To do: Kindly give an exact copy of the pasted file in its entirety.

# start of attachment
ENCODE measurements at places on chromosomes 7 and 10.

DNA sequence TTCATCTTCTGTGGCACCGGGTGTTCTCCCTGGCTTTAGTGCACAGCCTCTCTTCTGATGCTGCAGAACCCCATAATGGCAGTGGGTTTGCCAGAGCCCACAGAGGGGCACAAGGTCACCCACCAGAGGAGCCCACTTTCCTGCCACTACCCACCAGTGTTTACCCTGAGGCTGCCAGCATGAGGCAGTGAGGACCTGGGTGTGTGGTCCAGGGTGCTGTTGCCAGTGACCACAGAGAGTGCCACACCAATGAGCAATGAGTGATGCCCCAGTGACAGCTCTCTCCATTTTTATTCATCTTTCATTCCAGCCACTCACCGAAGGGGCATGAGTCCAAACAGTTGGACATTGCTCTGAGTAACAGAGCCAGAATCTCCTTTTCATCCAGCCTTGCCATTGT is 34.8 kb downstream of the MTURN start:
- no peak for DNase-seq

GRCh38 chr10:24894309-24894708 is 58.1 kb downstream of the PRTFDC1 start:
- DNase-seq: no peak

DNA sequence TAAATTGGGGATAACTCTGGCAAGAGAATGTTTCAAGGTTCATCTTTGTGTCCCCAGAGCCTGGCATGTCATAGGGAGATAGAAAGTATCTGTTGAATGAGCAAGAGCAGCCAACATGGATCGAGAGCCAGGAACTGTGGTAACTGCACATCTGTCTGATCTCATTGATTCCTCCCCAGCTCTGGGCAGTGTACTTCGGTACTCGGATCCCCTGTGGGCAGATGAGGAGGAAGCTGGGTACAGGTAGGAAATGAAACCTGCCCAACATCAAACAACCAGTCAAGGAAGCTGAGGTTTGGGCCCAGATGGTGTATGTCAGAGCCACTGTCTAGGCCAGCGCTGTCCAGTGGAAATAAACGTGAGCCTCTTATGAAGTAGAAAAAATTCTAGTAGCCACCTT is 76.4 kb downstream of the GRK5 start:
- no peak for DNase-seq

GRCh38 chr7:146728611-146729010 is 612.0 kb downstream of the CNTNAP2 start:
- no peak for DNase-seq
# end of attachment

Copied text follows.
ENCODE measurements at places on chromosomes 7 and 10.

DNA sequence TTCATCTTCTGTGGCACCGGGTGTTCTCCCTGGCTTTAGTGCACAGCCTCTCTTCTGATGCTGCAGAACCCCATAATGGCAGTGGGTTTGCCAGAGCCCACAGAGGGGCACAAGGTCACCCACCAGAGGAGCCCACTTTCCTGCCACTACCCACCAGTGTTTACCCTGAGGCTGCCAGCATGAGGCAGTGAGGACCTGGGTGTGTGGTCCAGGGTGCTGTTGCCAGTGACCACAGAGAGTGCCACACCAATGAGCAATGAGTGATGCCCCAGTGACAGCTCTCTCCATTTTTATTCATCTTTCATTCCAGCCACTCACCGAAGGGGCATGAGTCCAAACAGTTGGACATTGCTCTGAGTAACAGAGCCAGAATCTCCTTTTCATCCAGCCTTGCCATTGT is 34.8 kb downstream of the MTURN start:
- no peak for DNase-seq

GRCh38 chr10:24894309-24894708 is 58.1 kb downstream of the PRTFDC1 start:
- DNase-seq: no peak

DNA sequence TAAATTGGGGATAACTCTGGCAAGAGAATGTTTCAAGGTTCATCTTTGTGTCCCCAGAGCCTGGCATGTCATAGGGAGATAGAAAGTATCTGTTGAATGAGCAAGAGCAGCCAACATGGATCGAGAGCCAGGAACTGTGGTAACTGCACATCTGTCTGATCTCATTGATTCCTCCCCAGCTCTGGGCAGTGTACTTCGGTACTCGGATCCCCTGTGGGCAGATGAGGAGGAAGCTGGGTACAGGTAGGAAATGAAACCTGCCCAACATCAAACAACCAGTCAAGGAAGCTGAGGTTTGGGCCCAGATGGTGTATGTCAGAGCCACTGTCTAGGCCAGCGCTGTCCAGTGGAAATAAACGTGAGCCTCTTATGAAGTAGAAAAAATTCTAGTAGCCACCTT is 76.4 kb downstream of the GRK5 start:
- no peak for DNase-seq

GRCh38 chr7:146728611-146729010 is 612.0 kb downstream of the CNTNAP2 start:
- no peak for DNase-seq